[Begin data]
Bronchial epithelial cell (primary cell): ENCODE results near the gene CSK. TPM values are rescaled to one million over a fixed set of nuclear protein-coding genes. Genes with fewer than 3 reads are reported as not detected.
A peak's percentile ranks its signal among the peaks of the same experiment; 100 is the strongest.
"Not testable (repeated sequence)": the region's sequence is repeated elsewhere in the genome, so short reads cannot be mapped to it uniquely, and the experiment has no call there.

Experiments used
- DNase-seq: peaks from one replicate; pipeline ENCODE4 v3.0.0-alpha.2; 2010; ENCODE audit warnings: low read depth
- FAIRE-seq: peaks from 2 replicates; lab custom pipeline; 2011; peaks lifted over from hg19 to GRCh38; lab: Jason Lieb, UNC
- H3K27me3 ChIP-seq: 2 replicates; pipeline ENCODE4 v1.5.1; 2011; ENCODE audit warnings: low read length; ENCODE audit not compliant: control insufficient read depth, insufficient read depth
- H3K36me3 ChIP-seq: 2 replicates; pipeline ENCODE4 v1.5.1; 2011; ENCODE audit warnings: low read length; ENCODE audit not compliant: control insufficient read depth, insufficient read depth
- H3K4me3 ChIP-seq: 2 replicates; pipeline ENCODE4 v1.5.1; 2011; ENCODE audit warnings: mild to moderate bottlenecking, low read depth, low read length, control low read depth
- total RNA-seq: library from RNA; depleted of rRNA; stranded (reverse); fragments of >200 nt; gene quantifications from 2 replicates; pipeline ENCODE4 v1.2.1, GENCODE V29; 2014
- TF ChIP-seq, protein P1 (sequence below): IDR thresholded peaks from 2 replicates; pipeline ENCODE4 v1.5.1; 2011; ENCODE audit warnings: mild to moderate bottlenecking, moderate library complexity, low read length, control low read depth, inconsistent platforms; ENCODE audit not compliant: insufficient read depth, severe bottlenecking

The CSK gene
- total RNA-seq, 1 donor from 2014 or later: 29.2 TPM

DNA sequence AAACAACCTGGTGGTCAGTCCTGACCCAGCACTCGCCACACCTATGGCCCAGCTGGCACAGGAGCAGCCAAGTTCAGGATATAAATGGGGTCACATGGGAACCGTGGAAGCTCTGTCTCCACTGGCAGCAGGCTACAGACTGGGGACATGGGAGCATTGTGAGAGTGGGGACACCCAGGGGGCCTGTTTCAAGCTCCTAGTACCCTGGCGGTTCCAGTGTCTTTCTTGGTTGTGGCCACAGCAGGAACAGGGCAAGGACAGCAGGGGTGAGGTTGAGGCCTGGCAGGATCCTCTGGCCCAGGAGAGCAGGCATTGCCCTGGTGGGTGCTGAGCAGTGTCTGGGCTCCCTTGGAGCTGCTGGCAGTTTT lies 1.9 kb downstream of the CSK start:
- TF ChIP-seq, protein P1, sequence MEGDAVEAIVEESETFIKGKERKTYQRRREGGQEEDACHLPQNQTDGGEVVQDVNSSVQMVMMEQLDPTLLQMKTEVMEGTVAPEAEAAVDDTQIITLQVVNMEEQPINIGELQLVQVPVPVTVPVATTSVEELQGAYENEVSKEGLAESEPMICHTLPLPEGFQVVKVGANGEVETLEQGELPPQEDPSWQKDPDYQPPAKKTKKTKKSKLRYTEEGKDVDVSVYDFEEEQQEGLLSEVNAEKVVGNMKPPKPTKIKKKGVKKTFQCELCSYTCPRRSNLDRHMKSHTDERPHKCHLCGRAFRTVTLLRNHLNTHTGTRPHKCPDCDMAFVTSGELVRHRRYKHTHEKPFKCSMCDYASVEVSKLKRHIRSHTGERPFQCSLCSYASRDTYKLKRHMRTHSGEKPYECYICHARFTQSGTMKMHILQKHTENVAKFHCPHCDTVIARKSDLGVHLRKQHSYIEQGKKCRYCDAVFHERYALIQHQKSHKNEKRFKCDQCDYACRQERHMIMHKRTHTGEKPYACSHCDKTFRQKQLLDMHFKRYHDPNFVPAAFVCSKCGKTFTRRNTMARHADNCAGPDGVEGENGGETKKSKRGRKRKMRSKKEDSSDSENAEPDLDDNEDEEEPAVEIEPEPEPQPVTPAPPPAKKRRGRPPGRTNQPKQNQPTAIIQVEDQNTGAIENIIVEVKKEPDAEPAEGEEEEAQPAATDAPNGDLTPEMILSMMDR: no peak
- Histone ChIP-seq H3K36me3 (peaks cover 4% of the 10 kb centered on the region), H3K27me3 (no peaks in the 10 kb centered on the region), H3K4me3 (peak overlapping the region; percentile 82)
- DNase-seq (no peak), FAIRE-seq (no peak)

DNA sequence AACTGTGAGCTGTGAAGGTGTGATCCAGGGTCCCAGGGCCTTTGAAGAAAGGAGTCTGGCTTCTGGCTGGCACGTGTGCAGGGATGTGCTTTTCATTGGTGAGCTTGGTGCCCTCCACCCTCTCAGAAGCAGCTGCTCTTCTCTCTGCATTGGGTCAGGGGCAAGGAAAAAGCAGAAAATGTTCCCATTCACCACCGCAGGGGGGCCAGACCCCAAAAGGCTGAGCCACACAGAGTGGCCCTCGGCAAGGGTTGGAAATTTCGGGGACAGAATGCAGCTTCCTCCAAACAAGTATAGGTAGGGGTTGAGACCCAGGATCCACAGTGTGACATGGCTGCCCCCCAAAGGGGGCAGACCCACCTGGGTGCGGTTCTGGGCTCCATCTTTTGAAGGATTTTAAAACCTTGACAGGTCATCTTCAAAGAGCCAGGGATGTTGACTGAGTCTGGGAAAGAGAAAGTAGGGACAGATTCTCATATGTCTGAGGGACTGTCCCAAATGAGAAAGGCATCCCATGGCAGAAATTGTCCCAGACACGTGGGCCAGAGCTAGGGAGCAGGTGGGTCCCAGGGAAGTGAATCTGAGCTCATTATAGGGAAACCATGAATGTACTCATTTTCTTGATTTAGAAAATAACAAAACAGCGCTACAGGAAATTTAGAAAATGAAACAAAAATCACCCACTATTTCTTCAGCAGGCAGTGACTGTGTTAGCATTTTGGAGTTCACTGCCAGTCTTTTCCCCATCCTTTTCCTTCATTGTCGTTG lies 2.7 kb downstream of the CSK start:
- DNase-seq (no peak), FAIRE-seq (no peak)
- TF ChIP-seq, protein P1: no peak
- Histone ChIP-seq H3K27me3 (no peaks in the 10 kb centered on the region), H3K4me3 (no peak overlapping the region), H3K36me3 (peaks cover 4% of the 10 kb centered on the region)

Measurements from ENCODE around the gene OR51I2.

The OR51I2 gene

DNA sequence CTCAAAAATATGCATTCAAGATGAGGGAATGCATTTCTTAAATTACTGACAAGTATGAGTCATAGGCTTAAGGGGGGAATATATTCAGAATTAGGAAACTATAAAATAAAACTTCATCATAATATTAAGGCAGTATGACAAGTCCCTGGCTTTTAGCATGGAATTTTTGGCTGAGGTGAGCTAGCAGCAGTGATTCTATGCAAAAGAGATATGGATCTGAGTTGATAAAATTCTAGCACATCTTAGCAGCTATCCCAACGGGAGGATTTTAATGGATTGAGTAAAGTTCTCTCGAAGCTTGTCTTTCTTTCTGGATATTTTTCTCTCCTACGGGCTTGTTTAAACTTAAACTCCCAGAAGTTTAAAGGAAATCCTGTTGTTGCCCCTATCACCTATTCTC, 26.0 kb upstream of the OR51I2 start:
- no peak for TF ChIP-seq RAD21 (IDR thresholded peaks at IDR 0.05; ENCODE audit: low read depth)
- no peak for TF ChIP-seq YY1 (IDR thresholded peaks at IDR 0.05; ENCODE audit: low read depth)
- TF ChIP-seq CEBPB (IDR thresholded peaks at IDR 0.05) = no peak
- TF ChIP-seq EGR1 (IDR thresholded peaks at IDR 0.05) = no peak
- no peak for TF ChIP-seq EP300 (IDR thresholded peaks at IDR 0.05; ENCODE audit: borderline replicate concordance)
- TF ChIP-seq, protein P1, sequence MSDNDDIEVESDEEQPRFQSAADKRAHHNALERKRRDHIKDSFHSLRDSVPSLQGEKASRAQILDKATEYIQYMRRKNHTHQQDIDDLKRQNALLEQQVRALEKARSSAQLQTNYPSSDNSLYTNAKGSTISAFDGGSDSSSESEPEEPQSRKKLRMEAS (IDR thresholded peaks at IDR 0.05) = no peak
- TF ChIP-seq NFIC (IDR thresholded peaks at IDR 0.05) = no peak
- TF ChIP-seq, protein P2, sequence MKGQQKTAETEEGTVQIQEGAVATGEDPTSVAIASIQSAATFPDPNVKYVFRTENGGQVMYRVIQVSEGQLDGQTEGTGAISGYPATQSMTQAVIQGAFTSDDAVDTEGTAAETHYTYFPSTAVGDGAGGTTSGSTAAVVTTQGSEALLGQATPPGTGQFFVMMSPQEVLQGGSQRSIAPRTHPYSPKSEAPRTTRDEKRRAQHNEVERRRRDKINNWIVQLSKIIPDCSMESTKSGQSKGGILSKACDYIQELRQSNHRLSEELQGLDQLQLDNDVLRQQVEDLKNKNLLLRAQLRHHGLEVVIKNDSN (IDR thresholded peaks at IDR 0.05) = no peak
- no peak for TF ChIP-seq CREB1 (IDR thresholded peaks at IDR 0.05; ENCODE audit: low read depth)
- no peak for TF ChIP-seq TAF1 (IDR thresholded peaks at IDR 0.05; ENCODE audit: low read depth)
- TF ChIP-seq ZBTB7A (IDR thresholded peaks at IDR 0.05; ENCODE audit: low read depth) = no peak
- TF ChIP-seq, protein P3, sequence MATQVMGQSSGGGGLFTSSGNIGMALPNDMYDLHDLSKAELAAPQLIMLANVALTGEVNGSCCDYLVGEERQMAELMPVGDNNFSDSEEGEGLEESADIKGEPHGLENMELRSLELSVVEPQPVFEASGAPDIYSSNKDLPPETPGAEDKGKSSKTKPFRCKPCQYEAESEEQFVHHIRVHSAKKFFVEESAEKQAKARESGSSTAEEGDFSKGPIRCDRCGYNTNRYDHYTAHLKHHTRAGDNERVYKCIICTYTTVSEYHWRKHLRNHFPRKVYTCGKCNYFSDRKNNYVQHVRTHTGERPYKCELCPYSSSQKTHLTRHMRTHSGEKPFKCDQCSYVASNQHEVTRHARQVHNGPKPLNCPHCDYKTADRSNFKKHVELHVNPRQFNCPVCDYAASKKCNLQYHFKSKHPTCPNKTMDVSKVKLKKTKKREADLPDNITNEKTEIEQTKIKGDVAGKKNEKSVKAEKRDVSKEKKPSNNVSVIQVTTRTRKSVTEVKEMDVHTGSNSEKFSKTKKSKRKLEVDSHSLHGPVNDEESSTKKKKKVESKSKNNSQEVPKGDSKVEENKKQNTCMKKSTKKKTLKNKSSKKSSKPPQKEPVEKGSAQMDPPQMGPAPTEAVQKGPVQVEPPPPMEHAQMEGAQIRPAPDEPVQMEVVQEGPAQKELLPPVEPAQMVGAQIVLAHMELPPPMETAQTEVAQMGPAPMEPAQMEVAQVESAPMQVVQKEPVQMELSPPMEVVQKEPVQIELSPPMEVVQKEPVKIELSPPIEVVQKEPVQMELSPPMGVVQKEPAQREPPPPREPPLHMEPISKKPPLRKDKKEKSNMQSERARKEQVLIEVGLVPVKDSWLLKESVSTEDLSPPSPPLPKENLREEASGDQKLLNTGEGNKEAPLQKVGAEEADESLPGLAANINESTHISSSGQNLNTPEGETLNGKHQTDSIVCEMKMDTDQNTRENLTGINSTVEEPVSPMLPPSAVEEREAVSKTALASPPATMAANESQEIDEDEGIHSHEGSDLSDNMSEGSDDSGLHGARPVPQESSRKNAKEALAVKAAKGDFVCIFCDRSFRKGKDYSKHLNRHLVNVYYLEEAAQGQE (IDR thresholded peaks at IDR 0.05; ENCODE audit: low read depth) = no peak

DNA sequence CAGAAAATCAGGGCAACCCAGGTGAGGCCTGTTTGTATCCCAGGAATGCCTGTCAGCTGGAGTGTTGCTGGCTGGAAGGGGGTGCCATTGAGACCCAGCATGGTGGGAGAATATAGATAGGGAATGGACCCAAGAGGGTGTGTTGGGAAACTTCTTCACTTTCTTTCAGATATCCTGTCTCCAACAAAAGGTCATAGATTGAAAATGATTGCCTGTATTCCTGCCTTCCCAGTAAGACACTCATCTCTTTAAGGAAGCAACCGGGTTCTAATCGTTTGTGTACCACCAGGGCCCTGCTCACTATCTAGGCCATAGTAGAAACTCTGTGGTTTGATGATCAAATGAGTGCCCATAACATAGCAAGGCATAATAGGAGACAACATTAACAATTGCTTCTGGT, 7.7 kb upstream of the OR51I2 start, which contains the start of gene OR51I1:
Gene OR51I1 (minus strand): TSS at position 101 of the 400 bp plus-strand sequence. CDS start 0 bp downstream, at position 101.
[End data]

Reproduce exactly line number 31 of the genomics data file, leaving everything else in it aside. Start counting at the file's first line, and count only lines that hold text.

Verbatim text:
- TF ChIP-seq NFIC (IDR thresholded peaks at IDR 0.05) = no peak